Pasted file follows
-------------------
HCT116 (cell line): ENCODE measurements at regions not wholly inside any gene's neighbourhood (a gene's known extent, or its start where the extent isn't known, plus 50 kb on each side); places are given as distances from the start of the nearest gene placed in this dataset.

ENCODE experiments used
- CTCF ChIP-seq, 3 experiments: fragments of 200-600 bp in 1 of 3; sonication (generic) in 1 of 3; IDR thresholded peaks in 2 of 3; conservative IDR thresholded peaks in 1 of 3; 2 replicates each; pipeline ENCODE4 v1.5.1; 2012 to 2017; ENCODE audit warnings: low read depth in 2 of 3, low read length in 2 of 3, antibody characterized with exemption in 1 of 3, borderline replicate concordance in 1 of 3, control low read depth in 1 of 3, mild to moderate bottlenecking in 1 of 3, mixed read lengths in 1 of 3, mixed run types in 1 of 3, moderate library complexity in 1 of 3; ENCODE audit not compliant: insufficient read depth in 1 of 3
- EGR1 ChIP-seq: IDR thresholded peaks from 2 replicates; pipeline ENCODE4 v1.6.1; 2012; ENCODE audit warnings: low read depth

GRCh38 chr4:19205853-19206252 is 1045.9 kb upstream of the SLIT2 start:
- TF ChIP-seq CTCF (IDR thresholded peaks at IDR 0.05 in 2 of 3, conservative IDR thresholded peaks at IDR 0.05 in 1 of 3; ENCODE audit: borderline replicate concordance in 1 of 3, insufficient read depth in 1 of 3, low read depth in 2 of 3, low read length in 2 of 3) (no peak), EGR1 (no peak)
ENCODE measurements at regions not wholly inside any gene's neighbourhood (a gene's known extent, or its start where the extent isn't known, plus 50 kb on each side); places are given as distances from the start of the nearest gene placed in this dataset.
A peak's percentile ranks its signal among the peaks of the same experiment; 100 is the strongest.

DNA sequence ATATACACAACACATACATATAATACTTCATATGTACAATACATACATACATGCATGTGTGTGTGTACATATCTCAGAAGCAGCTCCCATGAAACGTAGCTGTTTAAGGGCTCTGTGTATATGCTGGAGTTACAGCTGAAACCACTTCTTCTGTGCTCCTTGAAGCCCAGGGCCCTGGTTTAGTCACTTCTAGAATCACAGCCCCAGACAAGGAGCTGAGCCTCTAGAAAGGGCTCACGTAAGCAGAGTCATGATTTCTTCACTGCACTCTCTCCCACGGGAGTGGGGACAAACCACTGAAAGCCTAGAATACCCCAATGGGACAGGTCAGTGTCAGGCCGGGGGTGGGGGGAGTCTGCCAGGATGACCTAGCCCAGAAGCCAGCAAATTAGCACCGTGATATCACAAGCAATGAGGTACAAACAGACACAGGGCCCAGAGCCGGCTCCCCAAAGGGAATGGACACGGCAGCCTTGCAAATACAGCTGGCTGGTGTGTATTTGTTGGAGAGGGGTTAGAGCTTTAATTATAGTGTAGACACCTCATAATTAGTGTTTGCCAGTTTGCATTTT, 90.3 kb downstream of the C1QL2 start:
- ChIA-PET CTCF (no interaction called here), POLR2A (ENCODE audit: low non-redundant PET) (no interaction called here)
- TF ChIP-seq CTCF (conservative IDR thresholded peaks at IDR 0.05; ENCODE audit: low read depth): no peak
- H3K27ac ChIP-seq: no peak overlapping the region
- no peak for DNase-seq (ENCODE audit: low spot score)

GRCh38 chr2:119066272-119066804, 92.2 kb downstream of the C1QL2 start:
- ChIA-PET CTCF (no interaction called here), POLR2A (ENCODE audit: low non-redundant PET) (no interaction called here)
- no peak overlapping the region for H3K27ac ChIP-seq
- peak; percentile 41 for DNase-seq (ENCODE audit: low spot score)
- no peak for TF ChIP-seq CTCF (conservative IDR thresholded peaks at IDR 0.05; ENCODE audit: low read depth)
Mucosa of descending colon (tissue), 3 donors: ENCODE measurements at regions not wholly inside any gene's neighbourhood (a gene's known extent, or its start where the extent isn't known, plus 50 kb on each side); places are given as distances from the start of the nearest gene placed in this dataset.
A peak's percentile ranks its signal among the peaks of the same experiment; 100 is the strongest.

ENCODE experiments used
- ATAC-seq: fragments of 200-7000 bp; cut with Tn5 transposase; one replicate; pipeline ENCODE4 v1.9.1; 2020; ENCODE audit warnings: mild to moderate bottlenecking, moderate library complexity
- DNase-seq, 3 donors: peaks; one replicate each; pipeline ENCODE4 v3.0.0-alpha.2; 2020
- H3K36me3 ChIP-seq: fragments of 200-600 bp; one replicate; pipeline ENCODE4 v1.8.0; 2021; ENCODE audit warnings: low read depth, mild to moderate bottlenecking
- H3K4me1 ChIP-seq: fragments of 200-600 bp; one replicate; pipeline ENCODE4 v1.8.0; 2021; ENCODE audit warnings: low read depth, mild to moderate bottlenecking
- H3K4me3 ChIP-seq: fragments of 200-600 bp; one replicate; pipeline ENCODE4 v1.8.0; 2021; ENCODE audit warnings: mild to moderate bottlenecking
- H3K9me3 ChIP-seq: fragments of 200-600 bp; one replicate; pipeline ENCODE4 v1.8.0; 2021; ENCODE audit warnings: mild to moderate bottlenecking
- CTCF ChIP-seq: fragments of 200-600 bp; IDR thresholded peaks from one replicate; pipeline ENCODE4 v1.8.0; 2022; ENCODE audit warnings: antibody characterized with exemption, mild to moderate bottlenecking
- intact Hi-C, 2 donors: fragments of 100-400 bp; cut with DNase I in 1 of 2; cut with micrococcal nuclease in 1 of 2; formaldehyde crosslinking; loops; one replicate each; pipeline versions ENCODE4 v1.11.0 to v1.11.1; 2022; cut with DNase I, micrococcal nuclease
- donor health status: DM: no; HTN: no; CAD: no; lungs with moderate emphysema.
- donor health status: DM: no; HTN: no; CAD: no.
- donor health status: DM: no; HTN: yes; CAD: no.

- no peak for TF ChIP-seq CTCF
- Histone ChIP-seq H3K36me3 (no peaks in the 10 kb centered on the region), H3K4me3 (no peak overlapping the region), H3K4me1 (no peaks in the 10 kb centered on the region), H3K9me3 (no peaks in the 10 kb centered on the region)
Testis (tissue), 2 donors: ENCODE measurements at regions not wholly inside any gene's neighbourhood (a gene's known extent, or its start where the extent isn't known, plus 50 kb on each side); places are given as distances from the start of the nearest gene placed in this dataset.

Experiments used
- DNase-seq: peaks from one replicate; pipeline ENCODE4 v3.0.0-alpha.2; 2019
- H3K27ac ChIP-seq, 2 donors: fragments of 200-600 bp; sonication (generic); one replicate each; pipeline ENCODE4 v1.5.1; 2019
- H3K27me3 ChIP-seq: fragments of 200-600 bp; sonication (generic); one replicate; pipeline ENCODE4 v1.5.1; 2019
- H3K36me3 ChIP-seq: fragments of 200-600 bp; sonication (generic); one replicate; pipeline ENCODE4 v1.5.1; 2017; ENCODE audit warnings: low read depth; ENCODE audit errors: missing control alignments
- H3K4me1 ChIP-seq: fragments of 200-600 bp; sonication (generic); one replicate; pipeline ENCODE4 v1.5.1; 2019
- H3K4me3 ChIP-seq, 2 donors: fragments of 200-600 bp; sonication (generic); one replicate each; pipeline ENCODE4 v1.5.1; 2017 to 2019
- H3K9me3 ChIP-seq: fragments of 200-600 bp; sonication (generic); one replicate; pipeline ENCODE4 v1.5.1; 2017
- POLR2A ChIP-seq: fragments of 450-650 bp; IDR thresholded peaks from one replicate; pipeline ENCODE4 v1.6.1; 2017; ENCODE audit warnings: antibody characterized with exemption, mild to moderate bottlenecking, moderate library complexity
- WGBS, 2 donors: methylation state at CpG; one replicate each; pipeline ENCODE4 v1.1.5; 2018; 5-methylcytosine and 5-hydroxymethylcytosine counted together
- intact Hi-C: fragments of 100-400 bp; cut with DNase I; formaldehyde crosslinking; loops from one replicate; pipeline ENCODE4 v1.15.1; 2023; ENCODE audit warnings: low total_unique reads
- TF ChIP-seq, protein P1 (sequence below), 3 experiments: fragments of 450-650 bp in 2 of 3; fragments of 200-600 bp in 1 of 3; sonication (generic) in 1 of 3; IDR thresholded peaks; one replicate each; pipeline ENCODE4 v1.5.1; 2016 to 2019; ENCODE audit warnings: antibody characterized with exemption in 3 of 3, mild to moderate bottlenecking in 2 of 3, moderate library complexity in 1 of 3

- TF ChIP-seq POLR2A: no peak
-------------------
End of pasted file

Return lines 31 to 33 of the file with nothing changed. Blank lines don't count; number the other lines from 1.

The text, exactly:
- donor health status: DM: no; HTN: no; CAD: no.
- donor health status: DM: no; HTN: yes; CAD: no.

- no peak for TF ChIP-seq CTCF